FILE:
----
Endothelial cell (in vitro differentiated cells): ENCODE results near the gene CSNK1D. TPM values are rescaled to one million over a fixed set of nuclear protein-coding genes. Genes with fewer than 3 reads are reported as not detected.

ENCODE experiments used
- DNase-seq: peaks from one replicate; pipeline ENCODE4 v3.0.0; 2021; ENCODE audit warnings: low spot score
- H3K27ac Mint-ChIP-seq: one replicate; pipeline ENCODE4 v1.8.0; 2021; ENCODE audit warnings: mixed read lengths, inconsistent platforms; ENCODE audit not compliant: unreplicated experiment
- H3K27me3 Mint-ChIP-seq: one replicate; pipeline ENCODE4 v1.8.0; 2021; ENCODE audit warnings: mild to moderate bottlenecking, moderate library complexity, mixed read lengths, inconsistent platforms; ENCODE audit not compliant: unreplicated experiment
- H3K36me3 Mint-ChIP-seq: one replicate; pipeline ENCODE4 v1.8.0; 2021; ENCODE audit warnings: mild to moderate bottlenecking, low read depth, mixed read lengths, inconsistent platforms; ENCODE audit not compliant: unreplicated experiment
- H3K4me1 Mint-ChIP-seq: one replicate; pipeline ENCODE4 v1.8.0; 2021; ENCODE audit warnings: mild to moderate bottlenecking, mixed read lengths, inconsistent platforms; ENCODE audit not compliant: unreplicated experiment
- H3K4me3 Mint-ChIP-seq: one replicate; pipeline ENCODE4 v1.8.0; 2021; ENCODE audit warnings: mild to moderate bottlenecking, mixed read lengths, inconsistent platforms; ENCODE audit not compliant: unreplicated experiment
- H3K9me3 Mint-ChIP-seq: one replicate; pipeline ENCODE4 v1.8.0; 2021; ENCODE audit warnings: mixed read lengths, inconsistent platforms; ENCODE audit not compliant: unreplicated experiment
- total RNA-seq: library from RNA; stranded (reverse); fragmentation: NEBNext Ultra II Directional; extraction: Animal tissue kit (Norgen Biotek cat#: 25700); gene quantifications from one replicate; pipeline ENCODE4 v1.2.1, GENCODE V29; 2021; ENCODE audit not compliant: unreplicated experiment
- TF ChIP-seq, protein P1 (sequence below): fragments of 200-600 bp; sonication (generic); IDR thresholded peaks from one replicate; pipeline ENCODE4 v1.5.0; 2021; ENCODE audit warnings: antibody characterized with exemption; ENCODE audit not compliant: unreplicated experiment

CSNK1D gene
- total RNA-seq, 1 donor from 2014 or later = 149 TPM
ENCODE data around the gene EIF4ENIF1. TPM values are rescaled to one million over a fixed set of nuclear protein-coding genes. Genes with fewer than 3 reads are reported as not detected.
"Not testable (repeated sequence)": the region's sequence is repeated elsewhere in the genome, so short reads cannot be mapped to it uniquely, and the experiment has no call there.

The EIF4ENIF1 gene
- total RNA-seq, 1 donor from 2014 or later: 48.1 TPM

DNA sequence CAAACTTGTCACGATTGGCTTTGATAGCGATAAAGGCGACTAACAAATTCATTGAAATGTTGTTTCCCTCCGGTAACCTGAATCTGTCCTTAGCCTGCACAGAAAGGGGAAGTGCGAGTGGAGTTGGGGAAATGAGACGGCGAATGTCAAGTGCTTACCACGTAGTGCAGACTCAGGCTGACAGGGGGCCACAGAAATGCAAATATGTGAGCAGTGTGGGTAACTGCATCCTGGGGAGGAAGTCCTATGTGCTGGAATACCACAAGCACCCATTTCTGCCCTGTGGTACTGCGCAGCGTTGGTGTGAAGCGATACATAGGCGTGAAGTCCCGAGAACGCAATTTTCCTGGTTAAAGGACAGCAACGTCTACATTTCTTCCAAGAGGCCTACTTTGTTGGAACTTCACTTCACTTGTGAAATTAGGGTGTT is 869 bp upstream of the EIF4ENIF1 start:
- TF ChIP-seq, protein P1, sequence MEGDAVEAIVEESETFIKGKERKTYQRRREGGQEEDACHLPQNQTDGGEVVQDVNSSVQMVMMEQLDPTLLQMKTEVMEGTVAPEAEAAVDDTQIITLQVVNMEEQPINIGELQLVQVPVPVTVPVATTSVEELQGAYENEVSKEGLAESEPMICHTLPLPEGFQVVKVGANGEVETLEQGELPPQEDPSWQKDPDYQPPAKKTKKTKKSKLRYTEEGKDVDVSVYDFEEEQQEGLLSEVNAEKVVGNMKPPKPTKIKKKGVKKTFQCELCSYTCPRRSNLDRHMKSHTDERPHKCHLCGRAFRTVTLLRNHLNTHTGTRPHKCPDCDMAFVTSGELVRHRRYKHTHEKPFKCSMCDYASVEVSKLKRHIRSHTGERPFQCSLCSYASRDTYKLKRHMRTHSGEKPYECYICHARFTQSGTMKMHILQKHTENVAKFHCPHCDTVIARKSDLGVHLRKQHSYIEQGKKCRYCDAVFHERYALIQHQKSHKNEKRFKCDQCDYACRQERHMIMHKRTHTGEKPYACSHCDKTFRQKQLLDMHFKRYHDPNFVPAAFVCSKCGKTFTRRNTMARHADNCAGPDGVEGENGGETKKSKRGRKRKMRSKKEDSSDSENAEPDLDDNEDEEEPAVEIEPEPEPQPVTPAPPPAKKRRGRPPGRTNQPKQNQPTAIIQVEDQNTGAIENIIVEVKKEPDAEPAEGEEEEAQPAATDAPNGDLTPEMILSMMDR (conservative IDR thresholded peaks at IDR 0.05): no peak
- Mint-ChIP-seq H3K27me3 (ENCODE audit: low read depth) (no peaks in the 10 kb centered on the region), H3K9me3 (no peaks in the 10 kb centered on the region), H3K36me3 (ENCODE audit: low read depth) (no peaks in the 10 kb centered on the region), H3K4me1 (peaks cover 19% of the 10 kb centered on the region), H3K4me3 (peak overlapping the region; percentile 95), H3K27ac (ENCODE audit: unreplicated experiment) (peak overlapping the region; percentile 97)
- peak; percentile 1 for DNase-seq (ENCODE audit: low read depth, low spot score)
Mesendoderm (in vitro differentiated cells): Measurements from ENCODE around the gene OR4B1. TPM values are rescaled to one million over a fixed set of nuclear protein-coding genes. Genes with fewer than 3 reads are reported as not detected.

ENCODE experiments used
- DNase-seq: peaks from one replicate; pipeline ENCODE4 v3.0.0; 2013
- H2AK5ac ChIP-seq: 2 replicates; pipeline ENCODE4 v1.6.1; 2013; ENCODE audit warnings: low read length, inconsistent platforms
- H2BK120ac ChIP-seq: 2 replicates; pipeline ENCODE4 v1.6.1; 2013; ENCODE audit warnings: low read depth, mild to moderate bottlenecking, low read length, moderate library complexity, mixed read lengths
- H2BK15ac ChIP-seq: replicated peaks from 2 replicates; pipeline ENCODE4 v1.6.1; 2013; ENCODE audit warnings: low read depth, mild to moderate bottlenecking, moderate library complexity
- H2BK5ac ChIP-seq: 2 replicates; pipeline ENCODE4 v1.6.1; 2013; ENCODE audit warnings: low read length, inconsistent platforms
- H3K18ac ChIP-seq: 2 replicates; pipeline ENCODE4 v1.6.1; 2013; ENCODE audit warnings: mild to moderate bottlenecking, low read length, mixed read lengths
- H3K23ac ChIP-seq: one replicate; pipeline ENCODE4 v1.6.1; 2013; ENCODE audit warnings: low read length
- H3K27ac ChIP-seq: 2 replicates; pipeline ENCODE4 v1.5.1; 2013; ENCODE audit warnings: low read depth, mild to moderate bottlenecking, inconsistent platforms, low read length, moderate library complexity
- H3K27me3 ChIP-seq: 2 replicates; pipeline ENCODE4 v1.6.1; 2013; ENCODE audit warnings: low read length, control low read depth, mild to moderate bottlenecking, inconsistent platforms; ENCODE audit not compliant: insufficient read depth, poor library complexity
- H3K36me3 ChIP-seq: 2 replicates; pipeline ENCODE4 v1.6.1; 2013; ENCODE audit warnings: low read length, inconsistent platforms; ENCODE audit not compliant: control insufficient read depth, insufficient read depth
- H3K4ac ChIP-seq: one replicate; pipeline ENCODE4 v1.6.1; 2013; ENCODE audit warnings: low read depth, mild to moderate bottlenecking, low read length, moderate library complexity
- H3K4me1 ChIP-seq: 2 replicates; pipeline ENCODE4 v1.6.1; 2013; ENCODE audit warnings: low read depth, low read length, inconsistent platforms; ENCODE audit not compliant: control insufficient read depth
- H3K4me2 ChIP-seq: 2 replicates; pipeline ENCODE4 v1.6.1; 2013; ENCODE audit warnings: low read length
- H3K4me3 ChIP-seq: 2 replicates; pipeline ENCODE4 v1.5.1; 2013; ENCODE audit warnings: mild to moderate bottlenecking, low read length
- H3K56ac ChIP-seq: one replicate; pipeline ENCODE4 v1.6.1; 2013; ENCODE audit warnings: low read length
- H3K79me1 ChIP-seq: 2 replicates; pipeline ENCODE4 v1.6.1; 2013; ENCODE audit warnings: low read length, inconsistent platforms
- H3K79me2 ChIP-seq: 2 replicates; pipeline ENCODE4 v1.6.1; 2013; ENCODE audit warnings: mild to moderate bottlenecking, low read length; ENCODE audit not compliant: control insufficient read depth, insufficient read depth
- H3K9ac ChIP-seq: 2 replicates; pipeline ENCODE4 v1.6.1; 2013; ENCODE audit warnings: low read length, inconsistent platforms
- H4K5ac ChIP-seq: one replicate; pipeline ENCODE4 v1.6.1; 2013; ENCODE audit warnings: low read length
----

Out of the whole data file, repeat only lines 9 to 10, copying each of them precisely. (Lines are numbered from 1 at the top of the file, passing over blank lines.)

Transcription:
- H3K9me3 Mint-ChIP-seq: one replicate; pipeline ENCODE4 v1.8.0; 2021; ENCODE audit warnings: mixed read lengths, inconsistent platforms; ENCODE audit not compliant: unreplicated experiment
- total RNA-seq: library from RNA; stranded (reverse); fragmentation: NEBNext Ultra II Directional; extraction: Animal tissue kit (Norgen Biotek cat#: 25700); gene quantifications from one replicate; pipeline ENCODE4 v1.2.1, GENCODE V29; 2021; ENCODE audit not compliant: unreplicated experiment